NASSAU, BAHAMAS – Minister of Environment and Housing Romauld Ferreira yesterday confirmed the first round of testing from wells monitoring the Equinor oil spill revealed there has been no groundwater contamination.
However, Ferreira said this was only the beginning of testing as more wells will be installed.
“Twenty-two monitoring wells have been installed, mostly around the perimeter but also in areas called hot areas where there was heavier contamination,” Ferreira said.
“Water samples were obtained and sent off to an EPA-certified laboratory for testing, particularly for the markers BTEX.”
BTEX refers to the chemicals benzene, toluene, ethylbenzene and xylene.
Ferreira continued: “The result of that testing show no contamination to the ground water. We continue to monitor the site very closely.
“I want to emphasize that this is just the beginning of the testing more monitoring wells will be installed and testing will continue.”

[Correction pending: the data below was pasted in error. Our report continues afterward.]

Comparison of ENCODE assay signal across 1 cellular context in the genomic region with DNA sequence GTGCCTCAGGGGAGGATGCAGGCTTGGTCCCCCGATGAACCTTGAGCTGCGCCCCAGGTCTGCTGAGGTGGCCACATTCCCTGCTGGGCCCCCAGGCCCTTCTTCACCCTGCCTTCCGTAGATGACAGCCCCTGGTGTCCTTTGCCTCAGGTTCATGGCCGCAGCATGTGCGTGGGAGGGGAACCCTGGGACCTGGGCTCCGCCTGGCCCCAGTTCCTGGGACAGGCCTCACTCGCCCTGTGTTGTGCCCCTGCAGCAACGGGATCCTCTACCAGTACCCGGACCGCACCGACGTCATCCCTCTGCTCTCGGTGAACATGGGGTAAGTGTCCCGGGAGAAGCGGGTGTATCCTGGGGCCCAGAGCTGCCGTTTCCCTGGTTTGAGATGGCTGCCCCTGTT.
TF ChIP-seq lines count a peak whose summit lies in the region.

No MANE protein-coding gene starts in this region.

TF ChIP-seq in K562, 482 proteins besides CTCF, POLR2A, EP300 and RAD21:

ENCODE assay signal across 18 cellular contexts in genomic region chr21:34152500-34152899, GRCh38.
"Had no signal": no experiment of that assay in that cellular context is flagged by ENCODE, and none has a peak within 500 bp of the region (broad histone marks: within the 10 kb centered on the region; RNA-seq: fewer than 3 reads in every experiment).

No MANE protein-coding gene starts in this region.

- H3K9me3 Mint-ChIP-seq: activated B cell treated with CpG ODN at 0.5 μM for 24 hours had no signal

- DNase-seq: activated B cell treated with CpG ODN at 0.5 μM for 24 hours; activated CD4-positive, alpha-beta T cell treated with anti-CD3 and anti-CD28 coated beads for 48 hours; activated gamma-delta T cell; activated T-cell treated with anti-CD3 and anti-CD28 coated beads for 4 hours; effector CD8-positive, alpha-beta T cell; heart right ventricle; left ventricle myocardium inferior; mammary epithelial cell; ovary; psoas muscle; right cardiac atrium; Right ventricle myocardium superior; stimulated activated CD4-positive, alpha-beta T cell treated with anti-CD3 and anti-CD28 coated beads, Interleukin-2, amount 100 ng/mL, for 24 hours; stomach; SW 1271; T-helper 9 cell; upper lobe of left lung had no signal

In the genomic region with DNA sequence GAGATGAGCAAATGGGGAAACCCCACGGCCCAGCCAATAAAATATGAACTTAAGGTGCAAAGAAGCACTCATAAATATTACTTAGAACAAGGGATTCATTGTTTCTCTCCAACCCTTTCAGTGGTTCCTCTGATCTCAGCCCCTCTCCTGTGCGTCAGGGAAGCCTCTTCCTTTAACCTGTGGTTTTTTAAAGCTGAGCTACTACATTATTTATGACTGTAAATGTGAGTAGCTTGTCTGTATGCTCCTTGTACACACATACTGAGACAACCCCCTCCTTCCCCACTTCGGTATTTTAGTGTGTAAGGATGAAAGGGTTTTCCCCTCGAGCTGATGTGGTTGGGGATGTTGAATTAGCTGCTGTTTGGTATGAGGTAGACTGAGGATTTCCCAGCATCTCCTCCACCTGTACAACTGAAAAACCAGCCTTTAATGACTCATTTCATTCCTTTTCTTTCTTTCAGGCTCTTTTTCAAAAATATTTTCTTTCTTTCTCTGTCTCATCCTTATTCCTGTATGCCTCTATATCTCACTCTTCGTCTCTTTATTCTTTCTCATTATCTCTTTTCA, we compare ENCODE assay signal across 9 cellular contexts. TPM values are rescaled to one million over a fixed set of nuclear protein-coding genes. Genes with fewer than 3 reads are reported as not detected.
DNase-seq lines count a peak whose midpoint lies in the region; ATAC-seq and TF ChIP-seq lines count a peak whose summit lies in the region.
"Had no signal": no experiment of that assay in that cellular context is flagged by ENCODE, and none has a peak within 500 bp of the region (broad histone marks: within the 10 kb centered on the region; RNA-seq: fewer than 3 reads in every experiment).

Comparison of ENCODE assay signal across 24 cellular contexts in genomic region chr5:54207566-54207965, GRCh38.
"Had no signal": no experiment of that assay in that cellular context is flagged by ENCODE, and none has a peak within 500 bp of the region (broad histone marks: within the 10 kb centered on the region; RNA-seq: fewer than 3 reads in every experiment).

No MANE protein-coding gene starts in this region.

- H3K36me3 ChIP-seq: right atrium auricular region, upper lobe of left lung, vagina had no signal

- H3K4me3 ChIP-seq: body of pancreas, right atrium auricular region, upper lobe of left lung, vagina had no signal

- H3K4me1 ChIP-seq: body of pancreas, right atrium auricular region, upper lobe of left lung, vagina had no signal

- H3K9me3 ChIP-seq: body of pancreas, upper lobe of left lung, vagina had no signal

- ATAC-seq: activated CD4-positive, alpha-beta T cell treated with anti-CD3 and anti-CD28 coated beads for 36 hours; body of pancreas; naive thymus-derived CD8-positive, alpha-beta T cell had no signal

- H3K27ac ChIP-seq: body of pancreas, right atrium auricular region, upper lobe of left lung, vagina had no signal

Last month, Save The Bays claimed water testing conducted at five locations near the facility, indicate critical wetland habitats have been contaminated.
STB raised concerns that contamination will eventually make its way into freshwater resources, as the wetlands serve to filter water before it enters the water table.
The roofs of storage tanks at the South Riding Point facility blew off during the passage of Hurricane Dorian, spilling nearly five gallons of crude oil.
The environmental group claims water testing conducted at five locations near the facility, indicate critical wetland habitats have been contaminated.
According to Equinor, 119,000 barrels or 4,998,000 gallons of oil were spilled.